Among the several big decisions delivered today, including apartial overturning of Arizona’s SB 1070and adefense of Citizens United, the Supreme Court ruled, 5-4, that mandatory life sentences without parole for juveniles convicted of murder violate the Eighth Amendment.
“By requiring that all children convicted of homicide receive lifetime incarceration without possibility of parole, regardless of their age and age-related characteristics and the nature of their crimes, the mandatory sentencing schemes before us violate this principle of proportionality, and so the Eighth Amendment’s ban on cruel and unusual punishment,” Justice Elena Kagan wrote in the majority opinion. Kagan was joined by Justice Ruth Bader Ginsburg, Justice Stephen Breyer, Justice Sonya Sotomayor, and Justice Anthony Kennedy.
The decision inspired three separate dissenting opinions, from Chief Justice John Roberts, Justice Clarence Thomas, and Justice Samuel Alito, who felt strongly enough that he read a portion of his opinion from the bench.
“Even a 17½-year-old who sets off a bomb in a crowded mall or guns down a dozen students and teachers is a ‘child’ and must be given a chance to persuade a judge to permit his release into society,” Alito wrote. “Nothing in the Constitution supports this arrogation of legislative authority.”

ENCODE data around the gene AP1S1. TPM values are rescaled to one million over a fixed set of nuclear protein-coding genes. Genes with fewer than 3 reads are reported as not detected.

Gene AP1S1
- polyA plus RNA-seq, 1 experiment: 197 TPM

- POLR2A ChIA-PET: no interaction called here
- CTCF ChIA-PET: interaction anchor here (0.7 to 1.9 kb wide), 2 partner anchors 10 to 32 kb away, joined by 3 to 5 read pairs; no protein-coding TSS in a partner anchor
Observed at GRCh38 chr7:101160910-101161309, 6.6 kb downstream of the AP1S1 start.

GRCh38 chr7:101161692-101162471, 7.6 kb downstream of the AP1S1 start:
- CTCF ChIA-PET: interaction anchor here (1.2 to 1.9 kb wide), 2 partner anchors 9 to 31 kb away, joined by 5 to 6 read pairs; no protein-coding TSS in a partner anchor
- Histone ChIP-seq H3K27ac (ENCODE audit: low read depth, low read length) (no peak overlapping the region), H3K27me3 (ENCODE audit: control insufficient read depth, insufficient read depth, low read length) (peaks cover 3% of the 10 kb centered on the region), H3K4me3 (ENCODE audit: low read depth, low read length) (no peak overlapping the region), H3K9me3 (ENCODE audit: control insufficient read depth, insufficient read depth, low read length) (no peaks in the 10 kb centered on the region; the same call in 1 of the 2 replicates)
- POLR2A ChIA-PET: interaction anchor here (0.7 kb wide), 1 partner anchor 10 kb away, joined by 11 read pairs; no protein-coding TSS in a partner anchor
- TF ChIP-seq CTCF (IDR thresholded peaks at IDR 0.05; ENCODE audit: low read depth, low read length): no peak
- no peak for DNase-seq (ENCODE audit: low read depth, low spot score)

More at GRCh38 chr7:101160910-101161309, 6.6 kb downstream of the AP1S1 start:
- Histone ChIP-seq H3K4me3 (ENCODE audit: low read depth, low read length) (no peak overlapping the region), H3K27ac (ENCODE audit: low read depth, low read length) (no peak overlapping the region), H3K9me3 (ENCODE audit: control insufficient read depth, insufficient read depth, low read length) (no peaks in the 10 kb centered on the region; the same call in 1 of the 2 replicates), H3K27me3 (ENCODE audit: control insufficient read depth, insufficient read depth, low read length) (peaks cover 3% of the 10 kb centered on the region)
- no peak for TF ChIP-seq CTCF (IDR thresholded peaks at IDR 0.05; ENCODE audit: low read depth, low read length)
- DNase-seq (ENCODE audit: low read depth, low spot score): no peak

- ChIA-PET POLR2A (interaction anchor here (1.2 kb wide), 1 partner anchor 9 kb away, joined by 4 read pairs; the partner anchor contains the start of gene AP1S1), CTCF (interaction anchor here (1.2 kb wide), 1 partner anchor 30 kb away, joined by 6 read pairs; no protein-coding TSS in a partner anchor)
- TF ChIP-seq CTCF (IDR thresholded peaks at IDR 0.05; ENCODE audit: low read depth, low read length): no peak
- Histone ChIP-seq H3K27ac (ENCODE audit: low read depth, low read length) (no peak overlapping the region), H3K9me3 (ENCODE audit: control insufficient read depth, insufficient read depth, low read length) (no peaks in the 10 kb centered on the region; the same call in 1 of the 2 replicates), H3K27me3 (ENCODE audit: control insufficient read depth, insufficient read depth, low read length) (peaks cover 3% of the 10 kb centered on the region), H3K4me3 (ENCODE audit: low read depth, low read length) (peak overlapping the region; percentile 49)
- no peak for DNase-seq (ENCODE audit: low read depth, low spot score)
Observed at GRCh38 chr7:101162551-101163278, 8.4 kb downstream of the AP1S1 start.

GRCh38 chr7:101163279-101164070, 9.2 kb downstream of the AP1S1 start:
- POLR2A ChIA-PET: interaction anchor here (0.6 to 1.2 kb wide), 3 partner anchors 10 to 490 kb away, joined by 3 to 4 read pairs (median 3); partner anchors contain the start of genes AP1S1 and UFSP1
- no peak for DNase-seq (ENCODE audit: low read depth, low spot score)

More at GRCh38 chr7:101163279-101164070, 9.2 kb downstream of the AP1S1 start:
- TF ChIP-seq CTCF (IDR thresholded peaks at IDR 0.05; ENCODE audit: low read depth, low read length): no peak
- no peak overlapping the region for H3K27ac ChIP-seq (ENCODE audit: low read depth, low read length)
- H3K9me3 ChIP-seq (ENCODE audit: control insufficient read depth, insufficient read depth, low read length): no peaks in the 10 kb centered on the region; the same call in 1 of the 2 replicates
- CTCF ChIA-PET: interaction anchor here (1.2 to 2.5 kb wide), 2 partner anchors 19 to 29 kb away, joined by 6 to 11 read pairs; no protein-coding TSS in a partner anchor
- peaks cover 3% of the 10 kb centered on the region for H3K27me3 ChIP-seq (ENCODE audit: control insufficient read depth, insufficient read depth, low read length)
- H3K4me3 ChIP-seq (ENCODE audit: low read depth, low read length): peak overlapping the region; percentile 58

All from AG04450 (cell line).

Alito argued that the majority decision shows that Eighth Amendment cases are “no longer tied to any objective indicia of society’s standards.”
“Future cases may extrapolate from today’s holding, and this process may continue until the majority brings sentencing practices into line with whatever the majority views as truly evolved standards of decency,” he wrote.
Please note that Alito seems to ignore — deliberately, I hope, because the alternative is that he’s stupid — that this is just about mandatory sentencing. The majority did not rule that juveniles can not be subjected to life in prison, just that it could not be mandatory. You know, due process and the right of the accused to defend himself and all that. You know that Constitution that Alito seems to think gives lots of rights to corporations?
A judge and/or jury can still decide that “ a 17½-year-old who sets off a bomb in a crowded mall or guns down a dozen students and teachers is a ‘child’” who is mature enough to understand the consequences of his or her actions and be sentenced accordingly.
It is profoundly disturbing to me that Alito — or any Supreme Court Justice — seems to think that judges shouldn’t be given any leeway in the application of the law or sentencing, and seeks to shackle them to mandatory sentencing guidelines set up by politicians, not legal scholars.
The Roberts Court is the very definition of Activist Court. This is frightening to me, because they’re just getting started. The court may not tip back to sanity in my lifetime.